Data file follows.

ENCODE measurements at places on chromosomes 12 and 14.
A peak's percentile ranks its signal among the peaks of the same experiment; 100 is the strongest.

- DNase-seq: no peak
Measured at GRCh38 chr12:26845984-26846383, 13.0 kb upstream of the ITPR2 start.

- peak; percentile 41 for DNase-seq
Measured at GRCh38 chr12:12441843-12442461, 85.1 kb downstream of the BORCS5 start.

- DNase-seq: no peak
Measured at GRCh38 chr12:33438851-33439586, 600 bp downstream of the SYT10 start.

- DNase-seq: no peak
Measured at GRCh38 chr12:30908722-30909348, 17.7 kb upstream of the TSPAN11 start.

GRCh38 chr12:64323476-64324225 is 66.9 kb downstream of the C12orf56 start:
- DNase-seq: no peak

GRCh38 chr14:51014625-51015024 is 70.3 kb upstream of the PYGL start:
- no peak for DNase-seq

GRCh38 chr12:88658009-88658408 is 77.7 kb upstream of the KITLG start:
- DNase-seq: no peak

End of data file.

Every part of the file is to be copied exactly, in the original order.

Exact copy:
ENCODE measurements at places on chromosomes 12 and 14.
A peak's percentile ranks its signal among the peaks of the same experiment; 100 is the strongest.

- DNase-seq: no peak
Measured at GRCh38 chr12:26845984-26846383, 13.0 kb upstream of the ITPR2 start.

- peak; percentile 41 for DNase-seq
Measured at GRCh38 chr12:12441843-12442461, 85.1 kb downstream of the BORCS5 start.

- DNase-seq: no peak
Measured at GRCh38 chr12:33438851-33439586, 600 bp downstream of the SYT10 start.

- DNase-seq: no peak
Measured at GRCh38 chr12:30908722-30909348, 17.7 kb upstream of the TSPAN11 start.

GRCh38 chr12:64323476-64324225 is 66.9 kb downstream of the C12orf56 start:
- DNase-seq: no peak

GRCh38 chr14:51014625-51015024 is 70.3 kb upstream of the PYGL start:
- no peak for DNase-seq

GRCh38 chr12:88658009-88658408 is 77.7 kb upstream of the KITLG start:
- DNase-seq: no peak